Sunday 19 August 2018

Team spirit: Teamwork is more than a buzzword

 

Photo posed
Photo posed
Katie Byrne

Katie Byrne

Anyone who works in an office environment will know that there are dozens of business buzzwords that have lost all meaning.

'Synergy', 'leverage', 'disruptive', 'circle back' and 'going forwards'. The list of overused corporate lingo stretches far and wide.

Most of us understand that these words are pretentious at best and confusing at worst, yet we barely give a moment's thought to the buzzwords that punctuate our resumes.

Take 'teamwork'. We're all 'great team players' according to our CVs, but do we actually know what that means?

Sure, we all have experience of working on teams, but do we really know what it is to coordinate, collaborate and work collectively?

It's not teamwork just because you work alongside a group of people. It's not teamwork if you aren't willing to have your ideas cross-examined and critiqued. It's not teamwork if you only delegate the easy stuff.

True teamwork requires openness, honesty and vulnerability - which doesn't always come naturally in a competitive office environment.

Many corporations rely on team-building events to foster teamwork, which is a little like using a sledgehammer to crack open a nut.

Indeed, those who have reluctantly negotiated obstacle courses or participated in trust exercises with their colleagues invariably come to the conclusion that they can't trust their employer not to put them into another awkward situation...

Team-building is a process - not an event. And it's a process that can only take place in a culture that recognises that there is a difference between group work and team work.

Nonetheless, a lot of companies try to cultivate team spirit while perpetuating a competitive, individualistic culture.

Our CVs may tell prospective employers that we can 'work independently or as part of a team', but the truth is that most of us haven't got to grips with the collective mindset.

"Our culture does not typically invite us to pay close and admiring attention to successful collaborative efforts, nor to immerse ourselves in learning the lessons from painful, failed joint ventures," explains The Book of Life on work (you can find the entire compendium at theschooloflife.com).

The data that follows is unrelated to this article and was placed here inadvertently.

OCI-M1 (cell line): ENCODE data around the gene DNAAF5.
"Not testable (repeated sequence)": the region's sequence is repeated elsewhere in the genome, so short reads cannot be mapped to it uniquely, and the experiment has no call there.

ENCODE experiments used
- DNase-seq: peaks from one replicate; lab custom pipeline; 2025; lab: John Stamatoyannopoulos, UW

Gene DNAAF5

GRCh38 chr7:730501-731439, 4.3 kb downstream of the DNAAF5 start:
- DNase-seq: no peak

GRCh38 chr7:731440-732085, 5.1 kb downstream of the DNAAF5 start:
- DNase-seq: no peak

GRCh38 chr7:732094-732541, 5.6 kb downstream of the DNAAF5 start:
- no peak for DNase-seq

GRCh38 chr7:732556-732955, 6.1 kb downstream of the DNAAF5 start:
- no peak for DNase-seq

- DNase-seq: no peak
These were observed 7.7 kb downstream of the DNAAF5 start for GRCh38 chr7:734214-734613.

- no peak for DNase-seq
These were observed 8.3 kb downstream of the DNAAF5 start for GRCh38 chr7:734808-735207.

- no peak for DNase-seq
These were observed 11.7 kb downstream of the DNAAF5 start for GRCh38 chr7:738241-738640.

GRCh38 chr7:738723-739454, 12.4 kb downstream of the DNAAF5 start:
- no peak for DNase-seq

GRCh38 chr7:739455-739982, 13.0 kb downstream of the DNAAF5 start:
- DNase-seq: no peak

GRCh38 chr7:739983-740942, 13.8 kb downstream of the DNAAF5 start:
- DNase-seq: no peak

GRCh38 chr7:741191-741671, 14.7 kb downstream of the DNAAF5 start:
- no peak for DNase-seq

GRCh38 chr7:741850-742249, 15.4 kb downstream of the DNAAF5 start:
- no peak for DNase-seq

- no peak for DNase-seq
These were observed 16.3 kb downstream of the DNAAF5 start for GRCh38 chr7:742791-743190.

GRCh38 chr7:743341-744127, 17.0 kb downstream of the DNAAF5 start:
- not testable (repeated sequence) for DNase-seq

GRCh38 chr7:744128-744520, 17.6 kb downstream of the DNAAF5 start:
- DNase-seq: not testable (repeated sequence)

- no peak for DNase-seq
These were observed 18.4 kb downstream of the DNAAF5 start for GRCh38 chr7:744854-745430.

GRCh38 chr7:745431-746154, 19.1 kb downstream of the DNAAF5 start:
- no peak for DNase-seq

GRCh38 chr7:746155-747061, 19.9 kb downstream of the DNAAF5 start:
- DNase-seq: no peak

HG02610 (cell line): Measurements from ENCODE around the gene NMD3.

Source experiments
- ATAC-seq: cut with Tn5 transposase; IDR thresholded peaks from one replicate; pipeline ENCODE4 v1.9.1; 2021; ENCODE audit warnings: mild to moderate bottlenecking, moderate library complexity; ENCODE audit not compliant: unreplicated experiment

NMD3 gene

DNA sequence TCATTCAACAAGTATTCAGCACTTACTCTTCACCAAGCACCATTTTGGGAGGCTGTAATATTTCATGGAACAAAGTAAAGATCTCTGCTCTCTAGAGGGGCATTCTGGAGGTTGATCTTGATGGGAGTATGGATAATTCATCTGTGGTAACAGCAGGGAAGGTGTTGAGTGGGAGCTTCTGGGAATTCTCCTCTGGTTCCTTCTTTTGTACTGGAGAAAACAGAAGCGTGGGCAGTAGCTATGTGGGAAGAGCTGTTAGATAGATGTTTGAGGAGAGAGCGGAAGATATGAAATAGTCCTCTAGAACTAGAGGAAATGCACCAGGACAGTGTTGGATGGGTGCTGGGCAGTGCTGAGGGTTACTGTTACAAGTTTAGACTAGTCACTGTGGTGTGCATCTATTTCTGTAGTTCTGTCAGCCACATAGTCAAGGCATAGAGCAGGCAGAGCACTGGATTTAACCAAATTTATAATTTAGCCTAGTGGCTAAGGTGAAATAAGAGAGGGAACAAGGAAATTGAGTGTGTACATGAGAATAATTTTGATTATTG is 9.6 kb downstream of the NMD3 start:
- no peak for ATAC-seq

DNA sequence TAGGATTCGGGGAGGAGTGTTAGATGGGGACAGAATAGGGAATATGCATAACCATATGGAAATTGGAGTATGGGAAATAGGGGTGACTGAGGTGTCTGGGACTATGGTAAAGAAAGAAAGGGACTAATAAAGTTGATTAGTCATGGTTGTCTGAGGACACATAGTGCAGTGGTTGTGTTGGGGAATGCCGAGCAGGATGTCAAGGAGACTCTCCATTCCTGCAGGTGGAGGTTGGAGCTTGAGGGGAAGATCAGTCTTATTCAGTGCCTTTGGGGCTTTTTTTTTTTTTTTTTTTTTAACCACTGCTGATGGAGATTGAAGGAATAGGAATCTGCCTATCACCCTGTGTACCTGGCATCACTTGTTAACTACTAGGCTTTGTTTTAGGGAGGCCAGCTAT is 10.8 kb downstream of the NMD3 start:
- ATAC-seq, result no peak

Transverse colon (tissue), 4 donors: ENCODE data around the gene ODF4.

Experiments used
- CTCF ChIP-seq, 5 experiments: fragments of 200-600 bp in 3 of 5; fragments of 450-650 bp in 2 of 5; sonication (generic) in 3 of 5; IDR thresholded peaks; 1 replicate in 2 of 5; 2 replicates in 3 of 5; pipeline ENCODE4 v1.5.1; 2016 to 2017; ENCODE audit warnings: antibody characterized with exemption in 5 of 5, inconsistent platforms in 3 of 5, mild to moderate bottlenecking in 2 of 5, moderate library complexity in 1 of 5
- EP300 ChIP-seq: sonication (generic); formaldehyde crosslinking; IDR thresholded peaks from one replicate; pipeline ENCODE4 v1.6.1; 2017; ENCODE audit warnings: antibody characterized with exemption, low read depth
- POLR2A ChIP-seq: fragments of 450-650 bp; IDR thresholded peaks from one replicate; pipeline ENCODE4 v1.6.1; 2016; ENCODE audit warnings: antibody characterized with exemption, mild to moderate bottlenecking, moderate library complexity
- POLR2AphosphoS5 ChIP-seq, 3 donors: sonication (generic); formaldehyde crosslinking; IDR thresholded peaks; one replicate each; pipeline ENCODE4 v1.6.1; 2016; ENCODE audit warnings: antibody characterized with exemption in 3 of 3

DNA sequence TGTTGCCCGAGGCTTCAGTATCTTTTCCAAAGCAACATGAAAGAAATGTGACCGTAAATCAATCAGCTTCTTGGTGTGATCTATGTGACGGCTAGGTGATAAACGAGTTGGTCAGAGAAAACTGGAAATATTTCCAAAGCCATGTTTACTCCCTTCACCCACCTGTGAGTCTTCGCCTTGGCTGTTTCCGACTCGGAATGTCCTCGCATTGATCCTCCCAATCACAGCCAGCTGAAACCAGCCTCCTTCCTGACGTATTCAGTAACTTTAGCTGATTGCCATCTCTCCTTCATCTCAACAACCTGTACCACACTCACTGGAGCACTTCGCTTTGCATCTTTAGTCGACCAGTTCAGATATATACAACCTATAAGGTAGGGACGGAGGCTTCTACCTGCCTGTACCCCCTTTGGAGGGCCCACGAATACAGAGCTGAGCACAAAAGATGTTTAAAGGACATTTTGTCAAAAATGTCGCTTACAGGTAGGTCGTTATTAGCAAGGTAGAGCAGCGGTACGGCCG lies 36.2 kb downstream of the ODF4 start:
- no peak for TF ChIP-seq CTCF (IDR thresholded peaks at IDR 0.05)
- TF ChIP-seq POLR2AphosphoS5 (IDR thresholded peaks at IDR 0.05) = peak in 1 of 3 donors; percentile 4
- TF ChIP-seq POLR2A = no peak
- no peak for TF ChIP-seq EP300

"We are - without being much aware of it - guided by a strong Romantic prejudice in favour of lone creators. This is where we focus our attention and derive our models of work from. The largest stories we tell ourselves about creating things concern artists, isolated actors who operate without relying on anyone other than themselves."

This bias can lead us to undermine the power of true teamwork. We recognise that we should be cooperative and collegiate, and we understand that we should just grin and bear it when management organises a paintball teambuilding event. We're team players to a point but, crucially, we believe that the buck stops with us.

True teamwork requires a paradigm shift (if you'll forgive the corporate buzzword) from the individualist to the collectivist mindset. More than that, it requires respect for the teamwork process. After all, the collective mind is smarter than the individual mind - as long as we're willing to open up the space for meaningful collaboration.

We tend to confuse cooperation with collaboration, but it's important to remember that there is a difference between sharing information and sharing ideas.

Collaboration only happens when we let the guard down and allow ourselves to be vulnerable. We drop the ego and share ideas so that they can be challenged and then finessed.

"Many ideas grow better when transplanted into another mind than the one where they sprang up", wrote the late Oliver Wendell Holmes.

This is the spirit in which we collaborate: our ideas don't get validated; they get refined and perfected.

True teamwork also requires generosity. Strong team members share resources and knowledge. Likewise, they don't tally up each other's contributions and workloads because they trust that these things tend to balance themselves out.

Granted, some people don't pull their weight, but it's always better to give them the benefit of the doubt in the beginning. A 'quid pro quo' teamwork culture only restrains the free-flow of ideas, encourages cliques and makes team members feel like they are being monitored rather than supported.

Support is another cornerstone of strong teamwork. Teams have each other's backs, even when management tries to pit them against one other with rebukes about 'letting the team down'. A strong team is careful not to jeopardise its 'united we stand, divided we fall' ethos, thus, they support one another through thick and thin.

Strong team members are also open to learning from one another. They don't claim to have all the answers and they are able to admit when they made a mistake. Brainstorming often goes hand in hand with team-building, but a true team shares knowledge too.

"It is the long history of humankind (and animal kind, too) that those who learned to collaborate and improvise most effectively have prevailed," wrote Charles Darwin.

This is the magic of true teamwork. When it clicks, the whole is greater than the sum of its parts - and contrived team-building events suddenly become easier to bear.

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